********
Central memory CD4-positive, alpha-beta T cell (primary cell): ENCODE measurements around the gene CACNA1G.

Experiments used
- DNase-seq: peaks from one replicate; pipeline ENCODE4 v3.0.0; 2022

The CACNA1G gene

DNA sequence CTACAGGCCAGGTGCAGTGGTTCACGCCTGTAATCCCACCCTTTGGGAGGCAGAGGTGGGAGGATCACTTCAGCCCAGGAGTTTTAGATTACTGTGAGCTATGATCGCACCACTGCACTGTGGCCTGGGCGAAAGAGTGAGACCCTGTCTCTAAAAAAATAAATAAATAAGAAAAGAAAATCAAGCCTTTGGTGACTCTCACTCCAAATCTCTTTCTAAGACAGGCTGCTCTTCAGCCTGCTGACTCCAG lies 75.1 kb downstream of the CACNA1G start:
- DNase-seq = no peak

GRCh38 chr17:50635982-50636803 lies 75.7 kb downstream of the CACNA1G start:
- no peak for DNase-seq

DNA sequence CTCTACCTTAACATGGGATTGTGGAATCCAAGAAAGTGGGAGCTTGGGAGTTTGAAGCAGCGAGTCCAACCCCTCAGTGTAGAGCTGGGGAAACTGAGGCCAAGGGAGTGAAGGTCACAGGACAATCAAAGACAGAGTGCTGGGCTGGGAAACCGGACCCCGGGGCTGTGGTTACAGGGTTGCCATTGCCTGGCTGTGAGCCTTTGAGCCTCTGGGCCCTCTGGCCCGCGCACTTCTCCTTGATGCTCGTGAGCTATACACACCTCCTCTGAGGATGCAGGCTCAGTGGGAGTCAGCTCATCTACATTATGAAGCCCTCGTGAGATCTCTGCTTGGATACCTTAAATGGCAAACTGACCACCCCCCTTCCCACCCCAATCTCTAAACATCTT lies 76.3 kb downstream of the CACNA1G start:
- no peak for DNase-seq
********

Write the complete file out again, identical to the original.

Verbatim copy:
Central memory CD4-positive, alpha-beta T cell (primary cell): ENCODE measurements around the gene CACNA1G.

Experiments used
- DNase-seq: peaks from one replicate; pipeline ENCODE4 v3.0.0; 2022

The CACNA1G gene

DNA sequence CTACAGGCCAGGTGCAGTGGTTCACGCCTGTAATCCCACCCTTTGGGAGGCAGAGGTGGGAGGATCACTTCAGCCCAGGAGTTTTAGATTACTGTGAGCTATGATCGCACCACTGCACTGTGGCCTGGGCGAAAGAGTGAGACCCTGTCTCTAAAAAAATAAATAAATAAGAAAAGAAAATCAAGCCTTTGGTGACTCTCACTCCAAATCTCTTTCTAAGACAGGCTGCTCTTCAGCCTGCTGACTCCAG lies 75.1 kb downstream of the CACNA1G start:
- DNase-seq = no peak

GRCh38 chr17:50635982-50636803 lies 75.7 kb downstream of the CACNA1G start:
- no peak for DNase-seq

DNA sequence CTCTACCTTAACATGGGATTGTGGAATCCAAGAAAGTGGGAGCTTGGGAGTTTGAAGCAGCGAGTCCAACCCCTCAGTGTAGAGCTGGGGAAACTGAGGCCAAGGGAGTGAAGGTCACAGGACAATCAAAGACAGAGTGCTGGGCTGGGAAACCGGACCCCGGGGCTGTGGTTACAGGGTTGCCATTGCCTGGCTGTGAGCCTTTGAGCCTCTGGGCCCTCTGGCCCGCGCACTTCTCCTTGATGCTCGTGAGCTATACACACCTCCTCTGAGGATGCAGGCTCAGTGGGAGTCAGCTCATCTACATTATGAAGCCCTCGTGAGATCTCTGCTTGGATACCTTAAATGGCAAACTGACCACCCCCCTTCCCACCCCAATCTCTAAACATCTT lies 76.3 kb downstream of the CACNA1G start:
- no peak for DNase-seq